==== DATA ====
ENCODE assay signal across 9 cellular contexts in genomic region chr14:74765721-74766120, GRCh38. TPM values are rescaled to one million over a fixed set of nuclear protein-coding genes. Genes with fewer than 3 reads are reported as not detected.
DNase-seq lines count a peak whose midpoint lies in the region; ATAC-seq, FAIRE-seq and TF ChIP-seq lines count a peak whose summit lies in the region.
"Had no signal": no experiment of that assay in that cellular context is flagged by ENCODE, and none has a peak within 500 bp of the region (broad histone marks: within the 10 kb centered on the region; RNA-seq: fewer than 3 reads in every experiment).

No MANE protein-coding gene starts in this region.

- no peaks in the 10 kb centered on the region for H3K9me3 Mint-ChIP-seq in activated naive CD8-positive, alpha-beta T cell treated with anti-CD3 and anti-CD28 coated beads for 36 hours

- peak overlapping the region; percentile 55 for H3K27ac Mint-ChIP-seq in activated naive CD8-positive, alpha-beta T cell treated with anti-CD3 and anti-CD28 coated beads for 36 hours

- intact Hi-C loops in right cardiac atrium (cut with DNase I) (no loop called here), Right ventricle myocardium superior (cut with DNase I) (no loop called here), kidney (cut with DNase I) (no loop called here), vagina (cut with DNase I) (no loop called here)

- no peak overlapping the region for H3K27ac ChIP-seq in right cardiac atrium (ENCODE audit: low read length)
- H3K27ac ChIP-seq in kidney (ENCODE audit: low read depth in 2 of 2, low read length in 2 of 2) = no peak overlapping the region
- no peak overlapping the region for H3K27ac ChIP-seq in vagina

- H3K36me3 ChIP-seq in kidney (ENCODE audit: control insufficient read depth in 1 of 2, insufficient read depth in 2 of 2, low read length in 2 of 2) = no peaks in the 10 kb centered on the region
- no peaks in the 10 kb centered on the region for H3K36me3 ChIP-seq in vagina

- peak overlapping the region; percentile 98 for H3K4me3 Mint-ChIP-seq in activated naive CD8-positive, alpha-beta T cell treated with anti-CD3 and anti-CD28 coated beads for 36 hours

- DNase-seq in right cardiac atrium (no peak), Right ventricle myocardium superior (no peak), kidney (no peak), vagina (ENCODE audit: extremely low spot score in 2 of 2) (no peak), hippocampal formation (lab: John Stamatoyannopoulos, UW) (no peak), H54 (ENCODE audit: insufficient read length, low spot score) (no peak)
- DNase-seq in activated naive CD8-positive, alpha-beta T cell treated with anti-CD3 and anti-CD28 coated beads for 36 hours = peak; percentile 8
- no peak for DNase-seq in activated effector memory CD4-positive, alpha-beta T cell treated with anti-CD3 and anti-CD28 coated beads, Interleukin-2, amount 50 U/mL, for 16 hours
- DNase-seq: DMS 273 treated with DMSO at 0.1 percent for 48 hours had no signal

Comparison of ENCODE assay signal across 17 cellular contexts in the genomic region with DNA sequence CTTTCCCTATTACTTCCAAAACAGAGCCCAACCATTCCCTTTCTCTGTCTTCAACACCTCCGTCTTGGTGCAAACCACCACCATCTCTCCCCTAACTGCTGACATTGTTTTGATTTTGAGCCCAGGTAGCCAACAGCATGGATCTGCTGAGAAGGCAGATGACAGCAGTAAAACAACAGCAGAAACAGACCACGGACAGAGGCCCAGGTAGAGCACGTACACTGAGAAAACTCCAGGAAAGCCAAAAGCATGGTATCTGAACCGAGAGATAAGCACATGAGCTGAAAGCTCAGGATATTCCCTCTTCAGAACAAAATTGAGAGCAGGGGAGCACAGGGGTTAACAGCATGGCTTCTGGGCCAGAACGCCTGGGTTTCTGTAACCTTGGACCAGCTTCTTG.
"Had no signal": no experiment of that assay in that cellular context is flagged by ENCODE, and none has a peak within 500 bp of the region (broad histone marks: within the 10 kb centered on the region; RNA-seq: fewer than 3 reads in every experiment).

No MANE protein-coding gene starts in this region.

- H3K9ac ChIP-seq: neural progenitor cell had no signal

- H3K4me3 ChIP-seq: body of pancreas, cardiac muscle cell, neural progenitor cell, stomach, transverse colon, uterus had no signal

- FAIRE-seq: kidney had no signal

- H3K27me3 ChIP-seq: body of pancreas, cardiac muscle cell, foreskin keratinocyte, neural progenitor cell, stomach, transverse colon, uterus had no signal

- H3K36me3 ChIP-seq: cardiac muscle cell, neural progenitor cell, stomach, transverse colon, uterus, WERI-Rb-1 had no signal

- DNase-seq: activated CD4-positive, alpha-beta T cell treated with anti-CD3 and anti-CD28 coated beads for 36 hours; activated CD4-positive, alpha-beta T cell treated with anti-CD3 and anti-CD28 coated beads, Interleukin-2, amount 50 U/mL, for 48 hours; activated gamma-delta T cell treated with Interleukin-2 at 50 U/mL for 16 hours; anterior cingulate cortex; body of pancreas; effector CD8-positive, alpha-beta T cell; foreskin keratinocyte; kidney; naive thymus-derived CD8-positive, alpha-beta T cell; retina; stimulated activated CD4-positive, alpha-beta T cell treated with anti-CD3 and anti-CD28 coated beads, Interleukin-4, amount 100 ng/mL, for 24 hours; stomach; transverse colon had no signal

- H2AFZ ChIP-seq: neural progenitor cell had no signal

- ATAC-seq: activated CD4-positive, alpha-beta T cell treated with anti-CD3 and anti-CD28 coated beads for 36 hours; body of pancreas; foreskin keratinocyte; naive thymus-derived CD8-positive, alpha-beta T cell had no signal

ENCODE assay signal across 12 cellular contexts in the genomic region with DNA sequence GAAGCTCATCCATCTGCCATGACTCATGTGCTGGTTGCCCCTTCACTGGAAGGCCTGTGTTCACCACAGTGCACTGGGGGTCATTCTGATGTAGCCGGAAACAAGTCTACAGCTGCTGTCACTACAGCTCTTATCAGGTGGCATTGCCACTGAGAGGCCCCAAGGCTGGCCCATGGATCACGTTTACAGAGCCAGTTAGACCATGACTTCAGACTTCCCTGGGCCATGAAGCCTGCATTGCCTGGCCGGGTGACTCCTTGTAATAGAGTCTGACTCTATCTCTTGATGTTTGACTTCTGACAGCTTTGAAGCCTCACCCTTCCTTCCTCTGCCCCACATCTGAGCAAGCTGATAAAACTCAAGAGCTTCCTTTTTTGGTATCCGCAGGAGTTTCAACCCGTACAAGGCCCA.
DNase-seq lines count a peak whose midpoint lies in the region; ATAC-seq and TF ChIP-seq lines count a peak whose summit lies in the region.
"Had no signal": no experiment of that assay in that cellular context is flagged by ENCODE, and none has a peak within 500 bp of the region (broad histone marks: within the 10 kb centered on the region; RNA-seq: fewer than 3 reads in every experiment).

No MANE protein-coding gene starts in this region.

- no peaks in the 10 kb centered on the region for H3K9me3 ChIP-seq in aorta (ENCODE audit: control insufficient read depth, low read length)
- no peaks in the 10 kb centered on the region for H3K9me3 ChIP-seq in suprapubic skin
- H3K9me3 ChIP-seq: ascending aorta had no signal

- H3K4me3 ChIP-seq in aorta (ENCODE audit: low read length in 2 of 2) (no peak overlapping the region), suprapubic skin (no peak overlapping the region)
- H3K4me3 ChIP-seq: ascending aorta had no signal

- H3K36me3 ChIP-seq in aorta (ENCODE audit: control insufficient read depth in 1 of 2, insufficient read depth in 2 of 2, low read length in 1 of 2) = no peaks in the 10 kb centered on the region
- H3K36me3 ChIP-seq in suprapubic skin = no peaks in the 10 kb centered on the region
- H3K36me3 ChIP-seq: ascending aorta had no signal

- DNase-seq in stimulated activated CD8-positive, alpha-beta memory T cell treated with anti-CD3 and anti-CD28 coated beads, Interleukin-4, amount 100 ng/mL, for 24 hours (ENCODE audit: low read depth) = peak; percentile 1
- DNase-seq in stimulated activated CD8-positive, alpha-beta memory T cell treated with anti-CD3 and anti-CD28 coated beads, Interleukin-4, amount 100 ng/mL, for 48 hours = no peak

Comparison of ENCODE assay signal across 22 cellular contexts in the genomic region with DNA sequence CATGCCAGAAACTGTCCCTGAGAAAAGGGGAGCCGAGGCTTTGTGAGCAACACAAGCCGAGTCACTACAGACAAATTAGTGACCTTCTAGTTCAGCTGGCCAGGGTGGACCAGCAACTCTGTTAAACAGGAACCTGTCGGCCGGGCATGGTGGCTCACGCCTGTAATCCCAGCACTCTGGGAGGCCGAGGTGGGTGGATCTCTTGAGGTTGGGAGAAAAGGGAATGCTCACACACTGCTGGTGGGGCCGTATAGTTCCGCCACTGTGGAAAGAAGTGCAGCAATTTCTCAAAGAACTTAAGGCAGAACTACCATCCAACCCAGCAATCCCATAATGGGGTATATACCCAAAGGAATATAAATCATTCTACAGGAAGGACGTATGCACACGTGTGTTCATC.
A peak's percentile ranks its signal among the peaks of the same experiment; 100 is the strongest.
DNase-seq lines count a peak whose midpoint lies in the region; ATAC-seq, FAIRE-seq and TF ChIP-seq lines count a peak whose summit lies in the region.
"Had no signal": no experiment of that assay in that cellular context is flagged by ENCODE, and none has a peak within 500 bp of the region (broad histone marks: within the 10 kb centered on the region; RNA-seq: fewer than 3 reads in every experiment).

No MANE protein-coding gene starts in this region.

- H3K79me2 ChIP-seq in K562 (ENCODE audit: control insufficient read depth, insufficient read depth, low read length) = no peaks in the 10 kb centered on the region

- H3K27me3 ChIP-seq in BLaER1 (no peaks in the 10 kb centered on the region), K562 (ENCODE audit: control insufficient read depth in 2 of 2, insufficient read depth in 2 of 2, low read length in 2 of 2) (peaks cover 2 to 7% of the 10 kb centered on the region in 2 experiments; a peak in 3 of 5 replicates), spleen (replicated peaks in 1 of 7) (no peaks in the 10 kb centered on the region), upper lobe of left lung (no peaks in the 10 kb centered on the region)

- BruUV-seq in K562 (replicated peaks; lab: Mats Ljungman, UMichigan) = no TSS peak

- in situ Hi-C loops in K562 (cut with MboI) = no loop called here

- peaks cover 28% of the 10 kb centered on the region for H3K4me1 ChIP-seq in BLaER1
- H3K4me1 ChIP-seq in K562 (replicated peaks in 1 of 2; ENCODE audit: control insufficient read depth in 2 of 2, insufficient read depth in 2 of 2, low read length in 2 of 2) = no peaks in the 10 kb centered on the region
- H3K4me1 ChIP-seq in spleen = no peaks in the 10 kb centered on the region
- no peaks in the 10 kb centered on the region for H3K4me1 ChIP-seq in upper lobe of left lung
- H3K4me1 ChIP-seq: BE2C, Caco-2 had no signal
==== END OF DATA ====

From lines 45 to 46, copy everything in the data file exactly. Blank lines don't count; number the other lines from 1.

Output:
DNase-seq lines count a peak whose midpoint lies in the region; ATAC-seq, FAIRE-seq and TF ChIP-seq lines count a peak whose summit lies in the region.
"Had no signal": no experiment of that assay in that cellular context is flagged by ENCODE, and none has a peak within 500 bp of the region (broad histone marks: within the 10 kb centered on the region; RNA-seq: fewer than 3 reads in every experiment).